Jefferson Cicero wrote:This is more of a curiosity than anything else, but are there any guides to the study of Mediaeval (or Byzantine) Greek? Of course I don't intend to study it in any detail, especially since learning Attic is enough of a task as it is, but it would be nice to know the differences between that form of Greek and Koine or Attic, and of course in future, one may wish to take a shot at the stray Byzantine text or two.
Do you mean like a textbook? No, unfortunately. Essentially what tends to happen is one finds books for Homeric, Classical and Hellenistic Greek and then Medieval Greek is treated as a monolithic entity and is then thrust together with modern Greek, which is often treated as if it has underwent no change from post antiquity to the present.
Rather, you have a few options. One is a synoptic overview of the history of Greek, such as Horrock's. It's a brilliant book, full of examples and analysis from a variety of sources. There's Browning's seminal "Medieval and Modern Greek" which assumes some experience with Attic. It's much better the later it is down the chronological scale...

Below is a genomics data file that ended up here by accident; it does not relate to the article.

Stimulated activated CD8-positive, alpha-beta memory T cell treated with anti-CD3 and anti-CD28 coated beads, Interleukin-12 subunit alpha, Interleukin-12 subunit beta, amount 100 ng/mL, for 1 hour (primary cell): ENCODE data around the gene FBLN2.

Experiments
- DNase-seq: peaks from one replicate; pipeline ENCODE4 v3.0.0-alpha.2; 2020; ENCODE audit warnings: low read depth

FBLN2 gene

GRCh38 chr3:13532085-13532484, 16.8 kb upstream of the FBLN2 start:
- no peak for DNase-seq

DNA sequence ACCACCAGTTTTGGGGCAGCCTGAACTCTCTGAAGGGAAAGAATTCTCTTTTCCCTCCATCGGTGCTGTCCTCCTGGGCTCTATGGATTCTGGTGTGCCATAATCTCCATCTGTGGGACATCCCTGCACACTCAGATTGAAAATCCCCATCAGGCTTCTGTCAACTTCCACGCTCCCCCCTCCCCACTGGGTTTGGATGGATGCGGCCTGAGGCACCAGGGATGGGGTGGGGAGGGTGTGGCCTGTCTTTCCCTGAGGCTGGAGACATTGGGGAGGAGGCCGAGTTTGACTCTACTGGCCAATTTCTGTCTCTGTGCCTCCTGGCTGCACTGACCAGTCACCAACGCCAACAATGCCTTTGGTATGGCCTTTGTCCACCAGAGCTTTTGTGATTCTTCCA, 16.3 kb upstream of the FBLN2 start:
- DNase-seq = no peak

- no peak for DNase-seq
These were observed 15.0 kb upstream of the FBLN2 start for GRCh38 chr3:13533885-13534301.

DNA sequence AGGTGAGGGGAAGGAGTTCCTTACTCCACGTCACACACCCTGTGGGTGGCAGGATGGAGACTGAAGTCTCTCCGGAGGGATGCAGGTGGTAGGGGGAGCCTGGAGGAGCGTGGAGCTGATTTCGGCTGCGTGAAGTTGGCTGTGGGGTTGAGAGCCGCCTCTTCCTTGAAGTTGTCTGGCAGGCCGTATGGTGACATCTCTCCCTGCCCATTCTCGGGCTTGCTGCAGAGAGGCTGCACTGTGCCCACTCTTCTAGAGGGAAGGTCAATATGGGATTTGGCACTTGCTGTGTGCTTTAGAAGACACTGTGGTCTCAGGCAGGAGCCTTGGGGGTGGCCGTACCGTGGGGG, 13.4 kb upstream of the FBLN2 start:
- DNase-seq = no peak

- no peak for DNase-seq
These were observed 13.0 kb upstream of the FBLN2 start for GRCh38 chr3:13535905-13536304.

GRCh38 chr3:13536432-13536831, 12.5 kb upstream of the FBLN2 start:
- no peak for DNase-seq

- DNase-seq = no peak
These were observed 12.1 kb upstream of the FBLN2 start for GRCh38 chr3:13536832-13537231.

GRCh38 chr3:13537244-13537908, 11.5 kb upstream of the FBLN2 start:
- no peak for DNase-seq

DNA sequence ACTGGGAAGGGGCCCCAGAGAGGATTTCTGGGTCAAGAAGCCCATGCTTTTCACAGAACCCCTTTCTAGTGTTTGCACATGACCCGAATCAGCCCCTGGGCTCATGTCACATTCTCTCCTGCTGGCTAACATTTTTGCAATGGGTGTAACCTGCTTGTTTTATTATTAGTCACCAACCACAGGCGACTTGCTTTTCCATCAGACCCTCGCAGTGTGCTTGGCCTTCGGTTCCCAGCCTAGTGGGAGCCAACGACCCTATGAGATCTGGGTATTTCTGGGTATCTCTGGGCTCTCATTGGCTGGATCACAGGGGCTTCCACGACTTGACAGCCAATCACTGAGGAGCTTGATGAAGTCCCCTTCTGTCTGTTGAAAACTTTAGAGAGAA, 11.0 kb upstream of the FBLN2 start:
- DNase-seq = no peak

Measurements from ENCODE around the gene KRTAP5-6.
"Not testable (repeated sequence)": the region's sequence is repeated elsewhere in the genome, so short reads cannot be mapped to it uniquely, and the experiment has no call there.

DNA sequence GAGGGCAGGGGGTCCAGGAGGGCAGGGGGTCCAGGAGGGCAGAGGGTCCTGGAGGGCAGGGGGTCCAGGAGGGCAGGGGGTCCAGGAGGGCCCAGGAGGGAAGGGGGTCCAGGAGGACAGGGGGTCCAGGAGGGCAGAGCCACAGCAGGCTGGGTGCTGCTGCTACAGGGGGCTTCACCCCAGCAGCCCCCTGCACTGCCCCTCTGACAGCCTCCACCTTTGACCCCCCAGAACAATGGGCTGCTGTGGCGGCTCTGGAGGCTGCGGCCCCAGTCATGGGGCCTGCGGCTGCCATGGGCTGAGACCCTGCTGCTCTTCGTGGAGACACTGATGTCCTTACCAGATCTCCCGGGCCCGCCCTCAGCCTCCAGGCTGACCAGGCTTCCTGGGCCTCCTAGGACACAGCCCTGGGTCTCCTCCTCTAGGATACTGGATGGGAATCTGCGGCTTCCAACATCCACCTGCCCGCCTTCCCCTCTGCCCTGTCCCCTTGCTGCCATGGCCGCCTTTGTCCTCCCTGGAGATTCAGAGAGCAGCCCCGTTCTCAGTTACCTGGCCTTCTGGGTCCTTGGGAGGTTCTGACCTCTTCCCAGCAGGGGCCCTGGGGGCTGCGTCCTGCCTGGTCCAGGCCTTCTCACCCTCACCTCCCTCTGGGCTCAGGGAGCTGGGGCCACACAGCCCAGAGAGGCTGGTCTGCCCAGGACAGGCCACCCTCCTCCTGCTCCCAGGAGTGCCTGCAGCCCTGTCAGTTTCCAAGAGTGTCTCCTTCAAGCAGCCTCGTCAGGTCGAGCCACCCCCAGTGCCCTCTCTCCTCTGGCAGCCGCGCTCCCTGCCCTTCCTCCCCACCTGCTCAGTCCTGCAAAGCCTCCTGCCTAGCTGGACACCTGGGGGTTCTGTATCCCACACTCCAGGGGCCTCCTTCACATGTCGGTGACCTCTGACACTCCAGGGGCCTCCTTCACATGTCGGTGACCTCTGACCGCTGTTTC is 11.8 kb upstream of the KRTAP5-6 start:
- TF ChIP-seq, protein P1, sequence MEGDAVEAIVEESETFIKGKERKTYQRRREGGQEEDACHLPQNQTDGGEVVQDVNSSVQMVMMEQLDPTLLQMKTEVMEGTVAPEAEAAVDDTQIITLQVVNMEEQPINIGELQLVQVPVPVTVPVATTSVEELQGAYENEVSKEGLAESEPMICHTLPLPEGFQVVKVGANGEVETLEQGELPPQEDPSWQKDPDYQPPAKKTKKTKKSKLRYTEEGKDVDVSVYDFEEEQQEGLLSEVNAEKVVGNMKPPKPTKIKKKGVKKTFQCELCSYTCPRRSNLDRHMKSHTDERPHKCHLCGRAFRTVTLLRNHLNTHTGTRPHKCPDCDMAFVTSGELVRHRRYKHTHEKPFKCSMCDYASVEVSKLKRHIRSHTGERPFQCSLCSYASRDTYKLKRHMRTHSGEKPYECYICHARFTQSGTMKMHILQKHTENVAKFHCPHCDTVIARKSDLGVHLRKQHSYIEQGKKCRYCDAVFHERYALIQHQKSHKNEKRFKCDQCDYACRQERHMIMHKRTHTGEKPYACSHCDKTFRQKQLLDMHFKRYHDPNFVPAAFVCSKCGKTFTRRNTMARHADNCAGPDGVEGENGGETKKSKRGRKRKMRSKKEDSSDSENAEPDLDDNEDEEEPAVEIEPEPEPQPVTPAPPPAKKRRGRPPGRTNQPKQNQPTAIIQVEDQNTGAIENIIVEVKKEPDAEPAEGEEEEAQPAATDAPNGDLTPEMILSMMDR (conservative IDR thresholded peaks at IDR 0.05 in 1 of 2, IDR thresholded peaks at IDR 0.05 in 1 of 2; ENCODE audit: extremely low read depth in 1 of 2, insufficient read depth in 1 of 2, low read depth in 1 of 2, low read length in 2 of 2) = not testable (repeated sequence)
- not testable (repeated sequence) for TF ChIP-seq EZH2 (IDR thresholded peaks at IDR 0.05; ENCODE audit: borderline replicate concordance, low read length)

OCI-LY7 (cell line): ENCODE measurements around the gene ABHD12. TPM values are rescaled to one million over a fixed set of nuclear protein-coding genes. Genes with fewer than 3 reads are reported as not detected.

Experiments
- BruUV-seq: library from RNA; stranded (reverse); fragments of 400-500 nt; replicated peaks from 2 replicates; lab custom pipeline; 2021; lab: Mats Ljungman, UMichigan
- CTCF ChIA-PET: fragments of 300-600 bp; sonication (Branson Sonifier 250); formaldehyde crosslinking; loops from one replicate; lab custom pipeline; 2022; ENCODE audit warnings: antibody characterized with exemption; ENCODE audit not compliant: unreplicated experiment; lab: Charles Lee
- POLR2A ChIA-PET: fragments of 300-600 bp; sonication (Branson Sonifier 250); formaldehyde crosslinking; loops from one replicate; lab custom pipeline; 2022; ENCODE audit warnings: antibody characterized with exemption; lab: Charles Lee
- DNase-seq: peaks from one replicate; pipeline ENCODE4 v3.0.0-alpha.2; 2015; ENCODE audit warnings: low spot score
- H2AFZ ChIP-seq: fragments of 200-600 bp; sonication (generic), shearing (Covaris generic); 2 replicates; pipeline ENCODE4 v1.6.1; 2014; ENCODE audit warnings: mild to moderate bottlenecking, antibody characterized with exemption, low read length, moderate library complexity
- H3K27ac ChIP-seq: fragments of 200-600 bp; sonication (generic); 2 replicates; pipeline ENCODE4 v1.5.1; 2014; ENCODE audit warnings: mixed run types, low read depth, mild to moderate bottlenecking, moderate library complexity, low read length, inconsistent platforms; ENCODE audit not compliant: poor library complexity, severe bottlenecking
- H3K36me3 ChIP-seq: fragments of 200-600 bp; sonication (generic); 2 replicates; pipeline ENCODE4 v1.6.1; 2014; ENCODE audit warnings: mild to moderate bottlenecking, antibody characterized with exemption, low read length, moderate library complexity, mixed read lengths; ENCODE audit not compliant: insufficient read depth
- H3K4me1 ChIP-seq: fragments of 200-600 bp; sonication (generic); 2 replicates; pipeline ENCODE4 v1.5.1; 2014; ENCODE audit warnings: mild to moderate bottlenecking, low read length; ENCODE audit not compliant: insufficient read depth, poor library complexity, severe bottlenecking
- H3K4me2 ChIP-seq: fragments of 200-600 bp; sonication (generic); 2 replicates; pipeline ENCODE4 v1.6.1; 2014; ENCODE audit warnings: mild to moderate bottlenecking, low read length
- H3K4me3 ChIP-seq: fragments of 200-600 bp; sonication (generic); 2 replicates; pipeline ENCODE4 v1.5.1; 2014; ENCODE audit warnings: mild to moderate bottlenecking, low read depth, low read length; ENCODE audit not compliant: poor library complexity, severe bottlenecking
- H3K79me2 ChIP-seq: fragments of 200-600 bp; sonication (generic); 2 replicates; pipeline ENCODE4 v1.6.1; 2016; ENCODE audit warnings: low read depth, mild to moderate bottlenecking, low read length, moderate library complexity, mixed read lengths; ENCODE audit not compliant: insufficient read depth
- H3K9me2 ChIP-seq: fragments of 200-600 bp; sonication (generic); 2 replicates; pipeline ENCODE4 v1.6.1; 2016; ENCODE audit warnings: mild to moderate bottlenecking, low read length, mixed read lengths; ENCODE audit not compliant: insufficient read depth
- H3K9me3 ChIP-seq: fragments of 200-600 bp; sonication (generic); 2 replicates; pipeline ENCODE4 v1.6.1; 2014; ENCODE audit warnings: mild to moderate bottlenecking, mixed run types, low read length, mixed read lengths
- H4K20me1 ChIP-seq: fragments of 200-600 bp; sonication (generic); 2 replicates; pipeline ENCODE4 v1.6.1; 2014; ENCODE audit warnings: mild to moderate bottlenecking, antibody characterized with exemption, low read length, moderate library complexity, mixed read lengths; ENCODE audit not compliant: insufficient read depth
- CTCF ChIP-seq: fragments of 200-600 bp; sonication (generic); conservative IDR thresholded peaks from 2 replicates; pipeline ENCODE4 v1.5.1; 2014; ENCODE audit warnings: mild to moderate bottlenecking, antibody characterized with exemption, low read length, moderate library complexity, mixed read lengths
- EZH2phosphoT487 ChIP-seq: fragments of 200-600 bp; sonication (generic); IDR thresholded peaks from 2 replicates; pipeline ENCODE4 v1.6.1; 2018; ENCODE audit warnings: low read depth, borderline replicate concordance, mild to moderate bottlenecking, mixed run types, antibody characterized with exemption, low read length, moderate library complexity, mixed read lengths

You need Attic anyway for the tendency to Atticise throughout the late Eastern Roman Empire at various points. There is good work spread throughout articles and so on, but that's for when you get specific. It depends on what you're working on.
Texts wise you have various options. I often purchase cheap crappy editions when I'm in Greece. I'm rarely impressed with critical editions of later texts so I don't feel like I'm missing much. However there are some notable examples: Mavrogordato has a wonderful edition (cum translatio and commentary) available cheaply of Digenes Akrites and some works can be found in the Dumbarton Oaks Medieval collection. Think Loeb format.
Several universities and libraries put scans of texts online too. I don't know much more, we'd need a specialist who knows the inside of the discipline.